Is there a simple way, in a pretty standard UNIX environment with bash, to run a command to delete all but the most recent X files from a directory?

To give a bit more of a concrete example, imagine some cron job writing out a file (say, a log file or a tar-ed up backup) to a directory every hour. I'd like a way to have another cron job running which would remove the oldest files in that directory until there are less than, say, 5.

And just to be clear, there's only one file present, it should never be deleted.


Remove all but 5 (or whatever number) of the most recent files in a directory.

rm `ls -t | awk 'NR>5'`
+10  A: 
(ls -t|head -n 5;ls)|sort|uniq -u|xargs rm
This command will not correctly handle files with spaces in the names.
+2  A: 

If the filenames don't have spaces, this will work:

ls -C1 -t| awk 'NR>5'|xargs rm

If the filenames do have spaces, something like

ls -C1 -t| awk 'NR>5'|sed -e "s/^/rm '" -e "s/$/'/'|sh

Basic logic:

  • get a listing of the files in time order, one column
  • get all but the first 5 (n=5 for this example)
  • first version: send those to rm
  • second version: gen a script that will remove them properly
Mark Harrison
+2  A: 

All these answers fail when there are directories in the current directory. Here's something that works:

find . -maxdepth 1 -type f | xargs -x ls -t | awk 'NR>5' | xargs -L1 rm


a) works when there are directories in the current directory

b) tries to remove each file even if the previous one couldn't be removed (perms/etc)

c) fails safe when the number of files in the current directory is excessive and xargs would normally screw you over (the -x)

d) doesn't cater for spaces in filenames (perhaps you're using the wrong OS?)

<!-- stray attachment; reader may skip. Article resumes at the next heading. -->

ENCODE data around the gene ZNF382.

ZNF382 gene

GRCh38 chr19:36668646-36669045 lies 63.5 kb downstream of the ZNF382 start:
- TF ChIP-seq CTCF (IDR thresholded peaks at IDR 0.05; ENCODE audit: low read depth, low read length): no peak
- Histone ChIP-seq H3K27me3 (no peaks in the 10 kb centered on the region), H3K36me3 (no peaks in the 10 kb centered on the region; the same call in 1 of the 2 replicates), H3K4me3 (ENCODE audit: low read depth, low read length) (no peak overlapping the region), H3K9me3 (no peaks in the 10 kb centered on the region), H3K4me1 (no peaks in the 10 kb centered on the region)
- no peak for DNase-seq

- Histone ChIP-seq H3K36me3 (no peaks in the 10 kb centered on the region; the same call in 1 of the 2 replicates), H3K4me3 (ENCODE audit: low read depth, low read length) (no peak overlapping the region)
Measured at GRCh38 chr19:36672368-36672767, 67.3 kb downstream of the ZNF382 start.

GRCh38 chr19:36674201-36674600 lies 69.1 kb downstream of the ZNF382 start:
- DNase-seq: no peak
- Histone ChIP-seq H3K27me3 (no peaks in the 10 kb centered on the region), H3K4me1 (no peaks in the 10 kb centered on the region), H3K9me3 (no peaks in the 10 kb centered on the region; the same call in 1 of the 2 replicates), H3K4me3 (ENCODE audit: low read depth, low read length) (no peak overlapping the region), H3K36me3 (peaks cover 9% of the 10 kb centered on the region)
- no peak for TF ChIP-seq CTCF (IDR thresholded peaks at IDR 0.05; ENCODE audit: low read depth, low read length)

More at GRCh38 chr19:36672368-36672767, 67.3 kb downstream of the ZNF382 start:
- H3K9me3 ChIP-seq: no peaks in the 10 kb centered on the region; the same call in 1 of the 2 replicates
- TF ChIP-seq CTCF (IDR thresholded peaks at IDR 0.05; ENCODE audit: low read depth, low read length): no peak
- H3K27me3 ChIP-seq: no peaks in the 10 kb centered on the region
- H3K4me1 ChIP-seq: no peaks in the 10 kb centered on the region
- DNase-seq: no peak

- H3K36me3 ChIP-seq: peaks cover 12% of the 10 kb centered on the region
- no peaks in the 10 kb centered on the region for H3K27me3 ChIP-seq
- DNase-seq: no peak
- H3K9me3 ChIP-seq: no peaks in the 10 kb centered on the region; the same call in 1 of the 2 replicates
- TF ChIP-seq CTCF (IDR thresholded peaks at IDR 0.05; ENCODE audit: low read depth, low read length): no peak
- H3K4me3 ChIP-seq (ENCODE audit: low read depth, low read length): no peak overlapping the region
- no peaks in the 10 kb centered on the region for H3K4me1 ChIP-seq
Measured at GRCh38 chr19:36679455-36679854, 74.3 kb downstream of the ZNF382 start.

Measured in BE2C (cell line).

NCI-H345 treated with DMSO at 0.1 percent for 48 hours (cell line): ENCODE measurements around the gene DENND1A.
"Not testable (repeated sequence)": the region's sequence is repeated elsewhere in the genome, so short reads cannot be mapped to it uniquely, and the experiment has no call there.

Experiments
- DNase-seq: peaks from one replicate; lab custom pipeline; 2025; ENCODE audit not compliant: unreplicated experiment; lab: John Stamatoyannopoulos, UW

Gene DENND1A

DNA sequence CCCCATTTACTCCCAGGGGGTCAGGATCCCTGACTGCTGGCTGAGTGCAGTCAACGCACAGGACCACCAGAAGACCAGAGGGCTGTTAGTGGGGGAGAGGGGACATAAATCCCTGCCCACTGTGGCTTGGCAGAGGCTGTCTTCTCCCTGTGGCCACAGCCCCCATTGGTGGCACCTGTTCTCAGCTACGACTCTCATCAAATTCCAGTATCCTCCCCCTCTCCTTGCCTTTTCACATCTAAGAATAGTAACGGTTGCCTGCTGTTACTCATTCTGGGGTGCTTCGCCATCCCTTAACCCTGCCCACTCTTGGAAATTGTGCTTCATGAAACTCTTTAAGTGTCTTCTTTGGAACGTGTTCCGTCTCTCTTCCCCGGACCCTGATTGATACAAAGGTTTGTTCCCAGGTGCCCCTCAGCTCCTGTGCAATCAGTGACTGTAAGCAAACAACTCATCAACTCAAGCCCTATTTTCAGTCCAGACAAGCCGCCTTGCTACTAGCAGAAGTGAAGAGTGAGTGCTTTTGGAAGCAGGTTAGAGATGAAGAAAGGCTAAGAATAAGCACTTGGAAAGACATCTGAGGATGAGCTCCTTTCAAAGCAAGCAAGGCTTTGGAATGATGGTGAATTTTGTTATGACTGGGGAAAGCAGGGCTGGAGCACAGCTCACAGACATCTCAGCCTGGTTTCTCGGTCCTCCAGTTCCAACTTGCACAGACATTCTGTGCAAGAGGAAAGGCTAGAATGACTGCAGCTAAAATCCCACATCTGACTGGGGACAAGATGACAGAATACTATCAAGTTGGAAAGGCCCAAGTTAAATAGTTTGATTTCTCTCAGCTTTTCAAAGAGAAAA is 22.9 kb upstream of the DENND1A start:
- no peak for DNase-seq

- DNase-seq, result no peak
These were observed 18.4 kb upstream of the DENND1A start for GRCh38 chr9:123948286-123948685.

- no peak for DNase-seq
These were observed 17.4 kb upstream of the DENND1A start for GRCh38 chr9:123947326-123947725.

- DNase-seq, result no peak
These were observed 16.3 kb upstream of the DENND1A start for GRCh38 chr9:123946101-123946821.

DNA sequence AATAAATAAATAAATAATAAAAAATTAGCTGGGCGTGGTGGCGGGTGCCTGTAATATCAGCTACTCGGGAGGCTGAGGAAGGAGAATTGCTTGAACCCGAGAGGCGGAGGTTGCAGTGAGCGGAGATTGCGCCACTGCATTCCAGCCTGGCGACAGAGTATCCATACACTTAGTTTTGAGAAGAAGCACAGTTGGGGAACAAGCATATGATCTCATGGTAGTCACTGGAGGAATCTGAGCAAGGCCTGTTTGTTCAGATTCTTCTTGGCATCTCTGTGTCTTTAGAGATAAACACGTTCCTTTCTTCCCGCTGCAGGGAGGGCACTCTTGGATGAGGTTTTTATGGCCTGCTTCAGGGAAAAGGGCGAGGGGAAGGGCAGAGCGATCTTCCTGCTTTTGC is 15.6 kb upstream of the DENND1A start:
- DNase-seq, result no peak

+4  A: 
find . -maxdepth 1 -type f -printf '%[email protected] %p\0' | sort -r -z -n | awk 'BEGIN { RS="\0"; ORS="\0"; FS="" } NR > 5 { sub("^[0-9]*(.[0-9]*)? ", ""); print }' | xargs -0 rm -f

Requires GNU find for -printf, and GNU sort for -z, and GNU awk for "\0", and GNU xargs for -0, but handles files with embedded newlines or spaces.

+3  A: 

Ignoring newlines is ignoring security and good coding. wnoise had the only good answer. Here is a variation on his that puts the filenames in an array $x

while read -rd ''; do 
    x+=("${REPLY#* }"); 
done < <(find . -maxdepth 1 -printf '%[email protected] %p\0' | sort -r -z -n )
Ian Kelling

Running on Debian (assume its the same on other distros I get: rm: cannot remove directory `..'

which is quite annoying..

Anyway I tweaked the above and also added grep to the command. In my case I have 6 backup files in a directory e.g. file1.tar file2.tar file3.tar etc and I want to delete only the oldest file (remove the first file in my case)

The script I ran to delete the oldest file was:

ls -C1 -t| grep file | awk 'NR>5'|xargs rm

This (as above) deletes the first of my files e.g. file1.tar this also leaves be with file2 file3 file4 file5 and file6

Peter Mark Ellis